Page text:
A germ expert warned parents against over-sterilizing their homes as this will weaken their children's bodily defenses. Instead, he advised them to expose their kids to microbes to boost their defenses against illnesses. This advice came from Prof. Jack Gilbert, director of the University of Chicago's Microbiome Center.
The co-author of "Dirt is Good: The Advantage of Germs for Your Child's Developing Immune System" pointed out that exposing youngsters to germs outdoors will result in a stronger, more robust immune system. In contrast, exposing them to an extremely clean environment indoors will weaken their immune system.
"Most parents think all germs are bad, that is not true. Most will just stimulate your immune system and make you stronger," Prof. Gilbert said. "Sterilizing your home like a hospital could lead your child to have a severely hyper-sensitized immune system, leaving them open to allergies and asthma, even neurodevelopmental problems," he added.
Prof. Gilbert went on to explain that the immune system of youngsters who are not exposed to dirt and germs early in life won't learn how to react to common invaders like dust and pollen, which can result to misfiring later in life that may lead to allergies and other illnesses.
Contrary to common belief, pets don't pass on germs to children. This makes a dog licking a child's face beneficial to the immune system rather than harmful as long as the animal is rabies-free. An earlier study actually confirmed that children who are exposed early to dogs and farm animals are less likely to catch asthma.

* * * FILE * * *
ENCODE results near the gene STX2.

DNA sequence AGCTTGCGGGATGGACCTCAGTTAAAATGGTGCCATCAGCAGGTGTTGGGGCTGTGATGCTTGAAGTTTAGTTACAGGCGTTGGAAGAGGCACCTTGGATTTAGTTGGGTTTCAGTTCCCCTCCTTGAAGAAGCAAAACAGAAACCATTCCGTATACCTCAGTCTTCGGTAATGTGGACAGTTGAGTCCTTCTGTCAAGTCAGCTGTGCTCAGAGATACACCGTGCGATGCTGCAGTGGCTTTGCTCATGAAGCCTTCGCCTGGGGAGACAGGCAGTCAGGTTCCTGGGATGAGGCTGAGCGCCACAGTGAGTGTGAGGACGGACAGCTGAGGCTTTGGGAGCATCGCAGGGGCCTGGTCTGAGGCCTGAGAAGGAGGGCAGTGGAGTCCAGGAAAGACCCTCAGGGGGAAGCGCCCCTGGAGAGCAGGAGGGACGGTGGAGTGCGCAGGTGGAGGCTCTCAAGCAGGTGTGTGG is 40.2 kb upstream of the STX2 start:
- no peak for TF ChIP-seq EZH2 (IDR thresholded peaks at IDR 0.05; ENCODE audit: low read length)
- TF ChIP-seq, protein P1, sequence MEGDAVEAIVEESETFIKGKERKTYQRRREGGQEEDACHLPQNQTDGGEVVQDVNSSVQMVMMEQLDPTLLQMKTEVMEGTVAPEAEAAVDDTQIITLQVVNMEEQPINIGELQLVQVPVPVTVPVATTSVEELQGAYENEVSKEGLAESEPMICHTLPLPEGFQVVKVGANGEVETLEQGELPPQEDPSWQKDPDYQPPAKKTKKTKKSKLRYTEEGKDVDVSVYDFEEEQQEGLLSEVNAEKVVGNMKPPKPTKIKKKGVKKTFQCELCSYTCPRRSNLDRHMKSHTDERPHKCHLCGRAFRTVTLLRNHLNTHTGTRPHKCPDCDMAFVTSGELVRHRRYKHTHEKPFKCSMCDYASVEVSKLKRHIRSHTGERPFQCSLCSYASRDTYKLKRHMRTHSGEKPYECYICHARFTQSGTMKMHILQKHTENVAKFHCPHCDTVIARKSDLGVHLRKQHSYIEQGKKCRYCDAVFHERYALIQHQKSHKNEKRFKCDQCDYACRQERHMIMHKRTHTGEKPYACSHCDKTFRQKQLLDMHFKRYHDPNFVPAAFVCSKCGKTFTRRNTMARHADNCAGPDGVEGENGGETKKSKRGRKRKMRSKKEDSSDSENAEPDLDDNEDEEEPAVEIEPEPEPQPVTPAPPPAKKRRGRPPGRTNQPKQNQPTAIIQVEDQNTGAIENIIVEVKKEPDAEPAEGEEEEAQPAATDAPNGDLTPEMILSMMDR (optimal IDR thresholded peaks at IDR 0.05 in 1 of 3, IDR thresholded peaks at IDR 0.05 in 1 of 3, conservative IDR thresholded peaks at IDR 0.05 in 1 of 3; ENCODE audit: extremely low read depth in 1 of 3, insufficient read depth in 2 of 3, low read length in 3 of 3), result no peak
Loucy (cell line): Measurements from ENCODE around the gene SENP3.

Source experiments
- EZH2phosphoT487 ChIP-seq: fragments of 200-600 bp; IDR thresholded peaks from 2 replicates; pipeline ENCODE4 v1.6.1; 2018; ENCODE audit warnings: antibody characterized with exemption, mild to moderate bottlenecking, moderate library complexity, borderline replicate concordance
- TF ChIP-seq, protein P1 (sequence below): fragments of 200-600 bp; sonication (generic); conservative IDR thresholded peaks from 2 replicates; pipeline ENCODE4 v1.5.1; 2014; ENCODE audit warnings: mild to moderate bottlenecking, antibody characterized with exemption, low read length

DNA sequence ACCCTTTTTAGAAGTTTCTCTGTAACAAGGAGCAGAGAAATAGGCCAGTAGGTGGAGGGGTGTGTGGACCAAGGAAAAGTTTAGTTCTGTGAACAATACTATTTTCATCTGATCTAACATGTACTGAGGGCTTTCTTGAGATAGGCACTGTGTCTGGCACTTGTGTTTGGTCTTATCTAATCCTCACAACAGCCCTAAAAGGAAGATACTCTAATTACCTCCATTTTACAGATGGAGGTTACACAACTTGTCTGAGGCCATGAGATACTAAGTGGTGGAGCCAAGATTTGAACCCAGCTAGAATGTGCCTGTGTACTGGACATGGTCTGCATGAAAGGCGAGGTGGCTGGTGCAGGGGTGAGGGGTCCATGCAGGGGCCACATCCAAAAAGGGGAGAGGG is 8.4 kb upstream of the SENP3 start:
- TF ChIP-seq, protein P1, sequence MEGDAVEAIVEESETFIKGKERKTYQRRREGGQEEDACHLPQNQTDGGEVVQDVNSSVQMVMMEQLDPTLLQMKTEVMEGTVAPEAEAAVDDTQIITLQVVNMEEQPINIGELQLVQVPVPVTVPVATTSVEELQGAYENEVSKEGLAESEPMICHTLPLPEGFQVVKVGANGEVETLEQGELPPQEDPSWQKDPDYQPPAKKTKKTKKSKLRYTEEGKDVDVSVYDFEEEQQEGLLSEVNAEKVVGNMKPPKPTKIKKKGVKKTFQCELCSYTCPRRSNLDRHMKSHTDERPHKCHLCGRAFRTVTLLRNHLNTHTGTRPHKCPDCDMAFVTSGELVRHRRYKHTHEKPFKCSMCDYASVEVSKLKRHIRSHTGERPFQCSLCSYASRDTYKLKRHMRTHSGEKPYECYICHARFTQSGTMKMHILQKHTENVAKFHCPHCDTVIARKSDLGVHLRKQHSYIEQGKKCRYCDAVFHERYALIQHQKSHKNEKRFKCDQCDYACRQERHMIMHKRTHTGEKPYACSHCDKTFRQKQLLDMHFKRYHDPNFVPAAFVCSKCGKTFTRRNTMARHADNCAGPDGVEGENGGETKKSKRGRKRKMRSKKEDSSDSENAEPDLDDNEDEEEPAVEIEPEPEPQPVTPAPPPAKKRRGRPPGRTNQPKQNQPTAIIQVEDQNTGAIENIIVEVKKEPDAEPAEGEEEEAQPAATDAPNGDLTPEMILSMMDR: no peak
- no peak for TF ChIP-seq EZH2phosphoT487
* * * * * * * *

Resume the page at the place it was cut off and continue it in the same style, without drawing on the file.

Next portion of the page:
Last year, Prof. Gilbert observed the immune profiles of Amish children whose lives revolve around farming. He found out that kids who grew up in small farms "rich in microbes" had lower rates of asthma. Not having enough microbes, he explained, results to the aging of the immune system which increases the chances of allergic responses.
One other fact provided by Prof. Gilbert is that faeces are "generally harmless" because of vaccination. He did warn parents to be careful in handling meat products as raw meat contains disease-carrying pathogens such as parasites and bacteria including E. coli.